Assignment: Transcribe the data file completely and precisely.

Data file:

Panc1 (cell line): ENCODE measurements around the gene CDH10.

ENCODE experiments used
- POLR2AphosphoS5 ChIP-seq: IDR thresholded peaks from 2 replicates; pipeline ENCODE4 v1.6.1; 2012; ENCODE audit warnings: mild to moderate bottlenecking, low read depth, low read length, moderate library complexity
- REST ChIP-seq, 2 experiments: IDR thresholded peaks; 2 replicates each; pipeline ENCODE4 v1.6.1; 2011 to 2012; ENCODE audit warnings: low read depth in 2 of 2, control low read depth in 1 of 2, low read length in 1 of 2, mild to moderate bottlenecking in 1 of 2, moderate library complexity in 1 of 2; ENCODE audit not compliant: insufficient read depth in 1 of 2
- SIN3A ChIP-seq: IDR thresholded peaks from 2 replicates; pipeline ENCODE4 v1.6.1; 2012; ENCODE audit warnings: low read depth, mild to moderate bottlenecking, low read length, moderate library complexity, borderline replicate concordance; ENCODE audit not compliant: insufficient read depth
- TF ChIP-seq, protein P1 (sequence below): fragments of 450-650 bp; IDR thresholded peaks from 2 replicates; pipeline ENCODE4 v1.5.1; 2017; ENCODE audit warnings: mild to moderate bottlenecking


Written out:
Panc1 (cell line): ENCODE measurements around the gene CDH10.

ENCODE experiments used
- POLR2AphosphoS5 ChIP-seq: IDR thresholded peaks from 2 replicates; pipeline ENCODE4 v1.6.1; 2012; ENCODE audit warnings: mild to moderate bottlenecking, low read depth, low read length, moderate library complexity
- REST ChIP-seq, 2 experiments: IDR thresholded peaks; 2 replicates each; pipeline ENCODE4 v1.6.1; 2011 to 2012; ENCODE audit warnings: low read depth in 2 of 2, control low read depth in 1 of 2, low read length in 1 of 2, mild to moderate bottlenecking in 1 of 2, moderate library complexity in 1 of 2; ENCODE audit not compliant: insufficient read depth in 1 of 2
- SIN3A ChIP-seq: IDR thresholded peaks from 2 replicates; pipeline ENCODE4 v1.6.1; 2012; ENCODE audit warnings: low read depth, mild to moderate bottlenecking, low read length, moderate library complexity, borderline replicate concordance; ENCODE audit not compliant: insufficient read depth
- TF ChIP-seq, protein P1 (sequence below): fragments of 450-650 bp; IDR thresholded peaks from 2 replicates; pipeline ENCODE4 v1.5.1; 2017; ENCODE audit warnings: mild to moderate bottlenecking